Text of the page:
13. Preliminary report on the geology and gold mineralization of the South Pass granite-greenstone terrain, Wind River Mountains, western Wyoming (US)

    NASA Technical Reports Server (NTRS)

    Hausel, W. D.

    1986-01-01

    The South Pass granite-greenstone terrain lies near the southern tip of the Wind River Mountains of western Wyoming. This Archean supracrustal pile has been Wyoming's most prolific source of gold and iron ore. From 1962 to 1983, more than 90 million tons of iron ore were recovered from oxide-facies banded iron formation, and an estimated 325,000 ounces of gold were mined from metagreywacke-hosted shears and associated placers. Precambrian rocks at South Pass are unconformably overlain by Paleozoic sediments along the northeast flank, and a Tertiary pediment buries Archean supracrustals on the west and south. To the northwest, the supracrustals terminate against granodiorite of the Louis Lake batholith; to the east, the supracrustals terminate against granite of the Granite Mountains batholith. The Louis Lake granodiorite is approximately 2,630 + or - 20 m.y. old, and the Granite Mountains granite averages 2,600 m.y. old. The geometry of the greenstone belt is best expressed as a synform that has been modified by complex faulting and folding. Metamorphism is amphibolite grade surrounding a small island of greenschist facies rocks. The younger of the Archean supracrustal successions is the Miners Delight Formation. This unit yielded a Rb-Sr isochron of 2,800 m.y. A sample of galena from the Snowbird Mine within the Miners Delight Formation yielded a model age averaging 2,750 m.y. The Snowbird mineralization appears to be syngenetic and is hosted by metavolcanics of calc-alkaline affinity. Discussion follows.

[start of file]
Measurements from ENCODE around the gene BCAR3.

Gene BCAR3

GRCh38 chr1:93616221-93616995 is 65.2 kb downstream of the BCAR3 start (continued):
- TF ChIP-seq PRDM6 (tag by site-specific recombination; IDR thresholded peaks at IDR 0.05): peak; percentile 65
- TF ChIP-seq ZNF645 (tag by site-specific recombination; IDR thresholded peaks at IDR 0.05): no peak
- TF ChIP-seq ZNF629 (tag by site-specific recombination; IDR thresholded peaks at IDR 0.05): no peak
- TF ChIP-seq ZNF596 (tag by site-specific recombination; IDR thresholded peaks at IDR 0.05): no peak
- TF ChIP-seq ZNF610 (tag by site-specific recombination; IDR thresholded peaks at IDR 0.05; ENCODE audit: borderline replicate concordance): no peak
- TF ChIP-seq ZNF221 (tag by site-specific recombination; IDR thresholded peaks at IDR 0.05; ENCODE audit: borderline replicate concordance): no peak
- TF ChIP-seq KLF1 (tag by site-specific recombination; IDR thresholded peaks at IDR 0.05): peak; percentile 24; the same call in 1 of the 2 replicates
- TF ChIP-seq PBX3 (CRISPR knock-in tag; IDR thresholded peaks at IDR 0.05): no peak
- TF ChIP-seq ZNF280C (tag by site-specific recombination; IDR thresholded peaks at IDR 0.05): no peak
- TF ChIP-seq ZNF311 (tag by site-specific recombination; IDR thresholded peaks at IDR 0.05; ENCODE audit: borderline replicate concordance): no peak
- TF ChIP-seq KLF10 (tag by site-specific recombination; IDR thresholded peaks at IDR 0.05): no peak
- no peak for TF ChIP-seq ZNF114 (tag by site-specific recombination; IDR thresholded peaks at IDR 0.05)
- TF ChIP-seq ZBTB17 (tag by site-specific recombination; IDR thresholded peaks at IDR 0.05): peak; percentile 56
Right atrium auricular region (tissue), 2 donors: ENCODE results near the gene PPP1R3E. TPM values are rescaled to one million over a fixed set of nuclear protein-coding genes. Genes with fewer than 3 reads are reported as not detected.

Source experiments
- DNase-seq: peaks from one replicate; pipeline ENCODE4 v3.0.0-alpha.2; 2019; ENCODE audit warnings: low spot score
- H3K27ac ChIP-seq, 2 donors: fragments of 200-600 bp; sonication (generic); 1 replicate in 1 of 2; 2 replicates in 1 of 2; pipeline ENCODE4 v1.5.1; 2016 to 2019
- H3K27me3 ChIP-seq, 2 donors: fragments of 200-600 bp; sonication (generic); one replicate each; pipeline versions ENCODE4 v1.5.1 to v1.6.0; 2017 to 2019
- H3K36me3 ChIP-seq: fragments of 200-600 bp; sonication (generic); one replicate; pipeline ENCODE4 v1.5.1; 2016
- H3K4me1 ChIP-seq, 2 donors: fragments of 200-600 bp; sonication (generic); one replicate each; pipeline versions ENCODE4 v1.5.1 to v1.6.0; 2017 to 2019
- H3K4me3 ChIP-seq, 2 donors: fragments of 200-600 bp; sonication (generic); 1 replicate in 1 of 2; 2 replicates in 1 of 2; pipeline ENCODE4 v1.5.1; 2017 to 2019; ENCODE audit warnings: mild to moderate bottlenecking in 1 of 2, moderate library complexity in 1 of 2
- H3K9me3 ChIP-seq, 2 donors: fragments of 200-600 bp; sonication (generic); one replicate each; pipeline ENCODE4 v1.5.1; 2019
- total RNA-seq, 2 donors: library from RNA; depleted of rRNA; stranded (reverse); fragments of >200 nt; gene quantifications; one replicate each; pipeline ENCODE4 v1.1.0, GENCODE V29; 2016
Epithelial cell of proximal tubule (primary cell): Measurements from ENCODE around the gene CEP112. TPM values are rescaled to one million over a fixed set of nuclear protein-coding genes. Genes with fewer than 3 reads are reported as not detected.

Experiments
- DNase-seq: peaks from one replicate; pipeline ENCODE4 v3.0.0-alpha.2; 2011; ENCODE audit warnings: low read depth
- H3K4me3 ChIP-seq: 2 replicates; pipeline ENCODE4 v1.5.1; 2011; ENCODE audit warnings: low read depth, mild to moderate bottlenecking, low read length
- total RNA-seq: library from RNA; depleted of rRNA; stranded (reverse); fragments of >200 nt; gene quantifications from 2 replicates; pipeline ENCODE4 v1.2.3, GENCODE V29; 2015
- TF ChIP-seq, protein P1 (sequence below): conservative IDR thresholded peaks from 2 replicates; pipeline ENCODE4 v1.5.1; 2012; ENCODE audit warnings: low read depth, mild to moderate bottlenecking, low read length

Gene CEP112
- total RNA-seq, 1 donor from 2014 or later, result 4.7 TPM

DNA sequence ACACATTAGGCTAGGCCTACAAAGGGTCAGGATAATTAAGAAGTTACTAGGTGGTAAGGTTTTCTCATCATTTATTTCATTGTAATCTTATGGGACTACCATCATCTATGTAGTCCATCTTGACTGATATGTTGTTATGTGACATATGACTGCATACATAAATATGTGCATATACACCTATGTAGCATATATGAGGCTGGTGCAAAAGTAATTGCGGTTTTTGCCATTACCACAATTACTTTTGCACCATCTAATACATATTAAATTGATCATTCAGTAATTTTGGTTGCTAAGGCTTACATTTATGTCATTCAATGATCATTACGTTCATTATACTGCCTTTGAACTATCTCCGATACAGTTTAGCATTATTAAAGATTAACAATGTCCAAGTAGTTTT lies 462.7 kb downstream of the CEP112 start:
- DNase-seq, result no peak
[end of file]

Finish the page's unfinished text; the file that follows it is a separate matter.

14. Preliminary survey report: control technology for the ceramics industry at Ohio Brass Company, Barberton, Ohio

    SciTech Connect

    Godbey, F.W.

    1983-01-01